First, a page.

Here you can see orange mold on wood or a piece of plywood

Is Orange Mold Dangerous?

The danger of mold is really about who is vulnerable to that specific species of mold by inhaling their toxins, which means all mold in a way is dangerous, but some mold produce more mycotoxins than others. Inhaling the mycotoxin spores from toxic molds is especially dangerous for individuals with weakened immune systems, leading to symptoms such as constant respiratory irritations, runny eyes, and coughing.

Contacting a mold expert is one of the best ways to know, the severity of the infestation, the length of exposure, spores counts, and how dangerous it actually is for the health of the occupants.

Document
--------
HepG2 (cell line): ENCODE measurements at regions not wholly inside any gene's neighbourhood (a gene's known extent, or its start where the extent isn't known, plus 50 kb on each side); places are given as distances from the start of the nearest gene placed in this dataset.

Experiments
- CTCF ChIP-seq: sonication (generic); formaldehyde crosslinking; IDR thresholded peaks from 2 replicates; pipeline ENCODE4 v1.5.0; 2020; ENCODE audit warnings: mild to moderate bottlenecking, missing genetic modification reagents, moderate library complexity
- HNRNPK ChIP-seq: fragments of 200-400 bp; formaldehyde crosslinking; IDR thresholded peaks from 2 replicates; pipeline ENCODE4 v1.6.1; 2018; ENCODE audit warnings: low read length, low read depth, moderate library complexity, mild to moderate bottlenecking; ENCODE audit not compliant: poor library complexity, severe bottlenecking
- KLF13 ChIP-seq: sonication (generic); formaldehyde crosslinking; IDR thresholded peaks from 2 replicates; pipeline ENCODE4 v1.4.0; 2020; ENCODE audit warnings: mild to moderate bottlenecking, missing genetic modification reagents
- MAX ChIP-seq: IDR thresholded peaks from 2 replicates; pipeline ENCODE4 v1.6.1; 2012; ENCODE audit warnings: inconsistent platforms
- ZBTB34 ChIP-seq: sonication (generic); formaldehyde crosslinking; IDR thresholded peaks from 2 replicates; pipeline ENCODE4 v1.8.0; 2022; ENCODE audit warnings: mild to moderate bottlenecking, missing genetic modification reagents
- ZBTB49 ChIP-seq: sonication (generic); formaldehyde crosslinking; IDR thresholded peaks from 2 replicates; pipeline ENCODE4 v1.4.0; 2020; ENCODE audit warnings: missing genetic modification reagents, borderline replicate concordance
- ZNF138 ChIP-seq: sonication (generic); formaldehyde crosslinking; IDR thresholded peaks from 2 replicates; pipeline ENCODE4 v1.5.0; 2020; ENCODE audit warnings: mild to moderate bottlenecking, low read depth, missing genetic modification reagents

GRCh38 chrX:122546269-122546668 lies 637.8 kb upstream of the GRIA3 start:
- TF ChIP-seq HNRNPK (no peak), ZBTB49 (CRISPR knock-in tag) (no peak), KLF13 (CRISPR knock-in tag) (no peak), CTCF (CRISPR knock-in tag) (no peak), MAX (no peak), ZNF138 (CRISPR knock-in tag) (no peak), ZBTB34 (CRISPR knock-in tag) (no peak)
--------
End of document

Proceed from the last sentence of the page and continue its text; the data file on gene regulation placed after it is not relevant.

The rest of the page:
Common Types of Orange Mold:

Orange mold can be categorized into four subtypes, each with distinct appearances and varying levels of toxicity.

Acremonium:

This mold generally has minimal impact on healthy individuals but can pose a risk to those with weakened immune systems. It grows slowly, taking approximately five days to develop. As it matures, it takes on a leathery appearance and can be orange, gray, or pinkish in color.

Fuligo Septica:

This mold is often revolting in appearance, earning it the nickname “dog vomit slime” due to its resemblance. Primarily found outdoors, it typically displays hues of orange or yellow. As its nutrients diminish, it adapts its appearance to mimic other molds. While generally harmless to humans, its dusty spores can cause irritation when inhaled by those with sensitivities.

Orange Slime:

Take a guess at the appearance of this mold based on its name – “sludge mold.” It’s also known for its presence on trees. Generally regarded as more of a nuisance, it’s essentially harmless to humans.

Aleuria Aurantia: